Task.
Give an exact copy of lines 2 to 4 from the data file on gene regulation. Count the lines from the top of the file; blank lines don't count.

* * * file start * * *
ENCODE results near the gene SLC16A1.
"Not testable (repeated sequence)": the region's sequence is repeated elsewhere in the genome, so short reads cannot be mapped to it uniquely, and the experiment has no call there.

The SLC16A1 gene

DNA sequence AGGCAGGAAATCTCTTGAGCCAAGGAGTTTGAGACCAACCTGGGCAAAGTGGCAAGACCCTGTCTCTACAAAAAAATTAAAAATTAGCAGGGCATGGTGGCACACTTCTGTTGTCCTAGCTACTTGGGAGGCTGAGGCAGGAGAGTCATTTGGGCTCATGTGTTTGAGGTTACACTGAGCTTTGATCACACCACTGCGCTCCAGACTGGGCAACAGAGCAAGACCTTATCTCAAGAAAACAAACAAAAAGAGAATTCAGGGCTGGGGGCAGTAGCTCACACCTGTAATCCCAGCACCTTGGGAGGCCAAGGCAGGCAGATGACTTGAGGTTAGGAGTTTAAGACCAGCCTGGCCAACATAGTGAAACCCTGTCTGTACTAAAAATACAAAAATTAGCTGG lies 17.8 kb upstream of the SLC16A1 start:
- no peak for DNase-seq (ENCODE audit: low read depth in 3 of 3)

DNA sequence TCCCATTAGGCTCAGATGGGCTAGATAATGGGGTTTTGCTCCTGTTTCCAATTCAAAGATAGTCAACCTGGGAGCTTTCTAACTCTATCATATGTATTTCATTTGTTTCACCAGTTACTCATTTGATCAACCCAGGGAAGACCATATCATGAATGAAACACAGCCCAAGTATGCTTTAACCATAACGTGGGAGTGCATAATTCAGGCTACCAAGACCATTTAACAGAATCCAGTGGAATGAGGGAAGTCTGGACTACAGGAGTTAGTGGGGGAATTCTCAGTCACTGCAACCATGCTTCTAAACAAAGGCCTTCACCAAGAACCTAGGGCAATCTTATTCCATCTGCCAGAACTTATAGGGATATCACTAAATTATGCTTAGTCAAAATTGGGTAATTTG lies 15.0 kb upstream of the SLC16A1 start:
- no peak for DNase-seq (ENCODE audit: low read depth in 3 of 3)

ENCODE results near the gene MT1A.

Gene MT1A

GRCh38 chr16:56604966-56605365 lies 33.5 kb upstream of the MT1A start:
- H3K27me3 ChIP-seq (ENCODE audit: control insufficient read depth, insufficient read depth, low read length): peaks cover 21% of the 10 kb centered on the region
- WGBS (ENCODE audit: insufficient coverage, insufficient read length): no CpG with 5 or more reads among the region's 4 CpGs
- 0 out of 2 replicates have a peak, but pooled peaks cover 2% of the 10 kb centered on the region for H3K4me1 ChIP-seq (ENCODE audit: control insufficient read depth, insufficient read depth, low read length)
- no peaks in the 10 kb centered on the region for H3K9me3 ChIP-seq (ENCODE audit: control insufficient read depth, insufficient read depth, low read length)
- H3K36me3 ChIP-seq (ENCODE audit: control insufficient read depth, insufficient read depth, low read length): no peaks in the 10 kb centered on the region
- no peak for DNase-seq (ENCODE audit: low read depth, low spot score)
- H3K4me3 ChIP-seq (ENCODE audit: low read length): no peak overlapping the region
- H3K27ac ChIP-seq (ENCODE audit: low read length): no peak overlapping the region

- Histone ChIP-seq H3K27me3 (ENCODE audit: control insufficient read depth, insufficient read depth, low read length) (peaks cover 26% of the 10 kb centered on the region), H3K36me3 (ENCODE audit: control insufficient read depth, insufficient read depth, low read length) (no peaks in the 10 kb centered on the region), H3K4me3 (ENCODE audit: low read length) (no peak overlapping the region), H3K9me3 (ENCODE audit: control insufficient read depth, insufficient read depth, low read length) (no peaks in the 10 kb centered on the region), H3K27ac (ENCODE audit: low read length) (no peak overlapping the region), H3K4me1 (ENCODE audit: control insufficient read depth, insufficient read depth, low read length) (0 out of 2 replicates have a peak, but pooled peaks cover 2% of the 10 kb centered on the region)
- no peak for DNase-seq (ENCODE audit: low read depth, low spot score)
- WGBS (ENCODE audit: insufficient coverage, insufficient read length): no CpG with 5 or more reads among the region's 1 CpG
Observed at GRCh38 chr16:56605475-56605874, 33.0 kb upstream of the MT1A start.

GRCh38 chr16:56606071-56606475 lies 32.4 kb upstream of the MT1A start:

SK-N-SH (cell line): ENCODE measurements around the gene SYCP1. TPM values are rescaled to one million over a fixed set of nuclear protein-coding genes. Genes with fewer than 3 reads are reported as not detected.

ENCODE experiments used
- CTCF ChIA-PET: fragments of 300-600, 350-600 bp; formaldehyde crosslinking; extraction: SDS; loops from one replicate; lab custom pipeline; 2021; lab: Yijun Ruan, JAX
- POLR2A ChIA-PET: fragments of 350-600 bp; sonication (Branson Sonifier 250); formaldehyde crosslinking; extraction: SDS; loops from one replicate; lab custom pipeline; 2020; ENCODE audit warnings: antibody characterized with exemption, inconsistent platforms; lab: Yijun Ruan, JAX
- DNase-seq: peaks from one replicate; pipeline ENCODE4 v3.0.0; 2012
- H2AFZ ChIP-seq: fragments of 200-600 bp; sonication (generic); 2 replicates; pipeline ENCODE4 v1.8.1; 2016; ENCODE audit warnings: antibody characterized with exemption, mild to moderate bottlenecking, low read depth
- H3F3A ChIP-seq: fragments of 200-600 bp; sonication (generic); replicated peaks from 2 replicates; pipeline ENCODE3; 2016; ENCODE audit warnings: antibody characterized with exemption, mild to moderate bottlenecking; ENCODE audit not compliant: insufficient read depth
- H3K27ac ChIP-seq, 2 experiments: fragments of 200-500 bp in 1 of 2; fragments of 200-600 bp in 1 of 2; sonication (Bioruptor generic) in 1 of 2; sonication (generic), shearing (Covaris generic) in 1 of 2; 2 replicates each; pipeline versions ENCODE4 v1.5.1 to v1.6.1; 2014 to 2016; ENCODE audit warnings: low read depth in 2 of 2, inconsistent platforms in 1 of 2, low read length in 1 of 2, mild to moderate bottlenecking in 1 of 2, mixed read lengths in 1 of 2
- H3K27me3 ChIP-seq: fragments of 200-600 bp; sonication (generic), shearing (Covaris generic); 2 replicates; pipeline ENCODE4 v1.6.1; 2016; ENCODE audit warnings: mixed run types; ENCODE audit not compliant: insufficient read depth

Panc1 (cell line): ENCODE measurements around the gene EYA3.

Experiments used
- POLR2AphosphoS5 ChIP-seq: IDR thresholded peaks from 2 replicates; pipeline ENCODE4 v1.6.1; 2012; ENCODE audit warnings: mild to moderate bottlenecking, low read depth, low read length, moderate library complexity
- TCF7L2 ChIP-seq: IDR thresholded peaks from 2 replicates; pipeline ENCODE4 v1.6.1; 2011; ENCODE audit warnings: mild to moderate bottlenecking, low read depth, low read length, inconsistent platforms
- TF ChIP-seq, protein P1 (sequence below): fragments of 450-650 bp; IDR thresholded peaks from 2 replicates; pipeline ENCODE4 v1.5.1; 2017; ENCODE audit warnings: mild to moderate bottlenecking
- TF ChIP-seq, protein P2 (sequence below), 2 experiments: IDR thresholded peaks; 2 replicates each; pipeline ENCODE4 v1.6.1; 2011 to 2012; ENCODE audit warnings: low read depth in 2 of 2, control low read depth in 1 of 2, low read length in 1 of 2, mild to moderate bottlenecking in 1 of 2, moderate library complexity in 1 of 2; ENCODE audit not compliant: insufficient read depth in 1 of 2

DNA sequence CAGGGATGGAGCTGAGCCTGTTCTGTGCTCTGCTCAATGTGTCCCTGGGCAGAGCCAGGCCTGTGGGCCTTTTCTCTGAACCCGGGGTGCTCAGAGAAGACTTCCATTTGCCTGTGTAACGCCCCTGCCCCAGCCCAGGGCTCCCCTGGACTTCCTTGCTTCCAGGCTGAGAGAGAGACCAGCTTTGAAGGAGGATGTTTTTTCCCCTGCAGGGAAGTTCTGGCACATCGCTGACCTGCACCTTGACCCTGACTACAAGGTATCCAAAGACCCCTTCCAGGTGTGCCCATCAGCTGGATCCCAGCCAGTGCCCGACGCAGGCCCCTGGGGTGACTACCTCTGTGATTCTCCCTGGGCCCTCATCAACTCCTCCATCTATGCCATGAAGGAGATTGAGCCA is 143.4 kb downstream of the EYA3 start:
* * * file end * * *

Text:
"Not testable (repeated sequence)": the region's sequence is repeated elsewhere in the genome, so short reads cannot be mapped to it uniquely, and the experiment has no call there.

The SLC16A1 gene

DNA sequence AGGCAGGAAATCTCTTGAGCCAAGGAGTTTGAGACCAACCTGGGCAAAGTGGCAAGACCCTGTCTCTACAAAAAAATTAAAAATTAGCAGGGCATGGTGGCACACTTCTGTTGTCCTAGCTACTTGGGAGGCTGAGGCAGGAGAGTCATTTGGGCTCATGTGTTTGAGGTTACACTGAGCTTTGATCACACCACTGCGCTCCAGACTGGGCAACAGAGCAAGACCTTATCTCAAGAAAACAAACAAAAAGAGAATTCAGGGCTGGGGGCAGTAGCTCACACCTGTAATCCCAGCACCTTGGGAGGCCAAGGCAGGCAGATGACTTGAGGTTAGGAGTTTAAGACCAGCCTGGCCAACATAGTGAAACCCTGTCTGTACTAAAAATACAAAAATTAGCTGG lies 17.8 kb upstream of the SLC16A1 start: